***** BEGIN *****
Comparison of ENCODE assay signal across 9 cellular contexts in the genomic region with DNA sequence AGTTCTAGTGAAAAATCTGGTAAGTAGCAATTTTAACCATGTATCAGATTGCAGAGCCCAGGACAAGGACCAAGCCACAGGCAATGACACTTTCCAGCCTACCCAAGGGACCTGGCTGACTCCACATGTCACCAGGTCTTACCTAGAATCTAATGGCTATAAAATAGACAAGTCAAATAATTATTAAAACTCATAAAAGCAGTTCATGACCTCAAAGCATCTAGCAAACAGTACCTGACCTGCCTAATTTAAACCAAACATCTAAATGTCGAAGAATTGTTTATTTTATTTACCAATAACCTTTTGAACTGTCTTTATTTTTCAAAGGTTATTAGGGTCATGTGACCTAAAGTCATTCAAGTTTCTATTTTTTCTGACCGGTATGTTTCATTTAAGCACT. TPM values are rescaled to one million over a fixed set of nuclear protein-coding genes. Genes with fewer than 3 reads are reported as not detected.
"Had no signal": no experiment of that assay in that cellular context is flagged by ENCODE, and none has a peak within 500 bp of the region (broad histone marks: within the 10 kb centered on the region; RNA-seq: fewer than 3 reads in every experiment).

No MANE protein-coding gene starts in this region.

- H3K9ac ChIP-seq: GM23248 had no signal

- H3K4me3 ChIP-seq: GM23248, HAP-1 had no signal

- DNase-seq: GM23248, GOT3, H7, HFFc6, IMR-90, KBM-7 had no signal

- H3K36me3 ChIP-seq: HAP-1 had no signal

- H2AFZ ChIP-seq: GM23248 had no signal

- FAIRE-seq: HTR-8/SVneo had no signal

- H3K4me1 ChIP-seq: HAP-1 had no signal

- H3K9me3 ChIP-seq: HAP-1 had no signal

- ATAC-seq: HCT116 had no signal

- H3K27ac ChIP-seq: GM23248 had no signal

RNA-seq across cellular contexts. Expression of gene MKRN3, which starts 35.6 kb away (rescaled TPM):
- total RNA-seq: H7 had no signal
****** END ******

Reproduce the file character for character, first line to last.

Comparison of ENCODE assay signal across 9 cellular contexts in the genomic region with DNA sequence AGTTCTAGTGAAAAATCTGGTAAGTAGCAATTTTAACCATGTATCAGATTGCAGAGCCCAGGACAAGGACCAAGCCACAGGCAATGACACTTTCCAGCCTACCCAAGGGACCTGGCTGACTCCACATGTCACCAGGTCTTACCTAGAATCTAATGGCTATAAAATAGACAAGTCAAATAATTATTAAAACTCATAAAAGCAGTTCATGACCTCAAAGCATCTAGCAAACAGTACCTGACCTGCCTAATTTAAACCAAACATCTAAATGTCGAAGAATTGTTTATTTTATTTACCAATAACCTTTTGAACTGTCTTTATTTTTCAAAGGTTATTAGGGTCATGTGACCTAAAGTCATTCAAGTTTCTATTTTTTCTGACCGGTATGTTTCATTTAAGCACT. TPM values are rescaled to one million over a fixed set of nuclear protein-coding genes. Genes with fewer than 3 reads are reported as not detected.
"Had no signal": no experiment of that assay in that cellular context is flagged by ENCODE, and none has a peak within 500 bp of the region (broad histone marks: within the 10 kb centered on the region; RNA-seq: fewer than 3 reads in every experiment).

No MANE protein-coding gene starts in this region.

- H3K9ac ChIP-seq: GM23248 had no signal

- H3K4me3 ChIP-seq: GM23248, HAP-1 had no signal

- DNase-seq: GM23248, GOT3, H7, HFFc6, IMR-90, KBM-7 had no signal

- H3K36me3 ChIP-seq: HAP-1 had no signal

- H2AFZ ChIP-seq: GM23248 had no signal

- FAIRE-seq: HTR-8/SVneo had no signal

- H3K4me1 ChIP-seq: HAP-1 had no signal

- H3K9me3 ChIP-seq: HAP-1 had no signal

- ATAC-seq: HCT116 had no signal

- H3K27ac ChIP-seq: GM23248 had no signal

RNA-seq across cellular contexts. Expression of gene MKRN3, which starts 35.6 kb away (rescaled TPM):
- total RNA-seq: H7 had no signal